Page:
How a New Video Series with Pittsburgh Rapper Frzy Fights National Book Bans

The Carnegie Library’s “From Books to Bars with Frzy” features the rapper reading from a children’s book that embraces themes of diversity, inclusion and identity. 


Emmy Award-winning rapper Frzy is combining his passion for lyricism with his love for reading.

The 37-year-old musician has partnered with the Carnegie Library of Pittsburgh to bring attention to national book bans with a new video series. “From Books to Bars with Frzy” will feature 31 videos, one for every day in May, each with Frzy highlighting a new book. The project hopes to shed light on inclusive stories and center around Black, Brown and LGBTQIA+ authors and illustrators. 

The videos feature Frzy sitting by a fire, reading different passages aloud and connecting the lyrics and wordplay through a bar, a unit of measurement in hip-hop and rap. Each book was specifically chosen for their rhyming pattern to be incorporated into the bars.

“Before we started filming, we read every single book and picked out four bars,” Frzy says. “We picked out things that would make you think, things that have a cool way about it, and we had to make sure every book rhymed.” 

Frzy is known for his work with WQED on a hip-hop cover of Fred Rogers’ “Won’t You Be My Neighbor?” from “Mister Rogers’ Neighborhood.” He also set a Guinness World Record for longest freestyle rap at 31 hours. The rapper had noticed recent book ban legislation in states such as Florida and wanted to make an impact on how children and adults perceive different types of literature. 

“I want to be a shepherd to a lot of the sheep out there right now,” he says. “It’s important to give that knowledge.”

Growing up in East Liberty, Frzy says his local library influenced his love for literature. 

“The library card was everything to me, because it gave me my first real sense of power, where I was able to control what I took in,” he says. 

President and director of the Carnegie Library, Andrew Medlar, says the library partnered with Frzy because of his engaging personality and his dedication to literacy. Given recent book bans, Medlar says it was important for the library to emphasize its message of community.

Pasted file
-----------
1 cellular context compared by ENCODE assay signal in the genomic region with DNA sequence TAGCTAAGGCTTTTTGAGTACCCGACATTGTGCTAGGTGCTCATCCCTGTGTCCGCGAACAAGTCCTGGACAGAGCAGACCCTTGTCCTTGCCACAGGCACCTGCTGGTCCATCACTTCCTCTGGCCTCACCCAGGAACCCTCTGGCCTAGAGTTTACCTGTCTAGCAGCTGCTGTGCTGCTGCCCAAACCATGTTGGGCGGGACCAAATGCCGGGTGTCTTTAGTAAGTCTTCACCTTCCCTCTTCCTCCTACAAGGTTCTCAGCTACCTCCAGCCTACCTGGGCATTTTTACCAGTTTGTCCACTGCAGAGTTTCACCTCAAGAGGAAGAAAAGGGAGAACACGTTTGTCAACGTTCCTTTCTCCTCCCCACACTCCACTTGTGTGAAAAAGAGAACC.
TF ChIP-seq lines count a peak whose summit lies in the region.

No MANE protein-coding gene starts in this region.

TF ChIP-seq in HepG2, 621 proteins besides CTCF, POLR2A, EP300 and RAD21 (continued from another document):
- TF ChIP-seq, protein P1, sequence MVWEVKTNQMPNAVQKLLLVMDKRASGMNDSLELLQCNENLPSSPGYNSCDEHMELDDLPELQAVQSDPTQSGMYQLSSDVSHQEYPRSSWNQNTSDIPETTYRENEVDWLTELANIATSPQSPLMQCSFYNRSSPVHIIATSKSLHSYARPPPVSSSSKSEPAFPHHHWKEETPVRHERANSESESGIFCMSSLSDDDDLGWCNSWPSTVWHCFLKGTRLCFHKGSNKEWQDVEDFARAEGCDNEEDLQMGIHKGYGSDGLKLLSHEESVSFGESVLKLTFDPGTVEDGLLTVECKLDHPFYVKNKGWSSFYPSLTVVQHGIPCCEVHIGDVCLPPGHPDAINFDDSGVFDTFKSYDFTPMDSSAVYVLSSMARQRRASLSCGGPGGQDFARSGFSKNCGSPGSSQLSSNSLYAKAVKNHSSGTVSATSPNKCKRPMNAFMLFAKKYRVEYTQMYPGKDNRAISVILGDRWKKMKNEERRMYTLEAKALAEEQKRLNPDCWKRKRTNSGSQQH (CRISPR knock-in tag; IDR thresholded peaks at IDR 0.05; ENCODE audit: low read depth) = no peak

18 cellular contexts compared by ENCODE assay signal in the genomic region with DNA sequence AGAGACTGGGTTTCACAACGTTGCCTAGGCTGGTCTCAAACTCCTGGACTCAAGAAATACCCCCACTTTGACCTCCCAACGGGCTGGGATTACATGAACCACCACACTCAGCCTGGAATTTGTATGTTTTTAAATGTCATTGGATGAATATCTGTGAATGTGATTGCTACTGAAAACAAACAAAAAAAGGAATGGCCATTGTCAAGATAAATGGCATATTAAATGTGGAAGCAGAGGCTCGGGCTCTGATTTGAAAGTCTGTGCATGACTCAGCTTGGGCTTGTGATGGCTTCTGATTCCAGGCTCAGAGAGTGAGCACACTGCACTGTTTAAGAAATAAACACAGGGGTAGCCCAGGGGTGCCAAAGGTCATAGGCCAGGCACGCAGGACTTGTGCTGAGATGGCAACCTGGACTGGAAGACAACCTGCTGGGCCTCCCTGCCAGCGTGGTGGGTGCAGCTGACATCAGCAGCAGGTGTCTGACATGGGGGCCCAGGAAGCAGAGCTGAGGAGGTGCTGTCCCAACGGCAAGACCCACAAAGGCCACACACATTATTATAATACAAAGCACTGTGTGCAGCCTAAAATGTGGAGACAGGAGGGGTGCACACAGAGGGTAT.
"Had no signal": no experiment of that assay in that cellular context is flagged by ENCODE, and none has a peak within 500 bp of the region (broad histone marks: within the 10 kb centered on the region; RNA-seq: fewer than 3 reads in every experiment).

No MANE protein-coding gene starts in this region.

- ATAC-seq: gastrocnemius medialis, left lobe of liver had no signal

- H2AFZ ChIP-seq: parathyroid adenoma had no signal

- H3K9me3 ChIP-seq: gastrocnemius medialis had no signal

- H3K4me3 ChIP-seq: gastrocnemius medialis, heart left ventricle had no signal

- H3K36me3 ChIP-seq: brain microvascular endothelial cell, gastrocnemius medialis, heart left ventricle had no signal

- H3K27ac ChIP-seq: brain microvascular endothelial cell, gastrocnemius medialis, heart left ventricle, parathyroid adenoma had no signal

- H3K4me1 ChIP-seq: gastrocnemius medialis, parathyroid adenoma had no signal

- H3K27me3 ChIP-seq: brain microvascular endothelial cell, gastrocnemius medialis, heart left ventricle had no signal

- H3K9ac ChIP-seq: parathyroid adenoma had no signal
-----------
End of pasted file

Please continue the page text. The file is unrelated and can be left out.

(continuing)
“Our main library, it says ‘free to the people’ over our door, and that means all people,” he says. “Our library has always had a commitment and always will have a commitment to every single one of our neighbors.” 

In addition to Frzy, Grammy Award-winning producer Delroy “D-Roy” Andrews contributed beats, or music, for the project, and British voiceover artist Mark Ryes provides the introduction.

Frzy says he wanted to make the videos personal and entertaining.

“I wanted it to be this experience of, you’re coming into this intimate space of my home, and we’re just reading children’s books to you,” he says. 

Frzy and Medlar say the public’s reception has been better than they imagined. Frzy says the authors and illustrators behind the featured books were not notified of the videos until they were published online, so it’s been fun to see their reactions.

As videos continue to be posted during the month of May, Frzy says he wants children to see it’s fun to read and how it can be powerful. Most of all, he wants children watching to know that it’s OK to be themselves. 

“I want you to hear me read this, and I want you to know that it’s OK to be you,” he says. “Not only can you be anything you want to be, but who you are is good enough.” 

The video series can be found on Frzy’s Instagram and TikTok, as well as the Carnegie Library’s YouTube Channel and at

Categories: The 412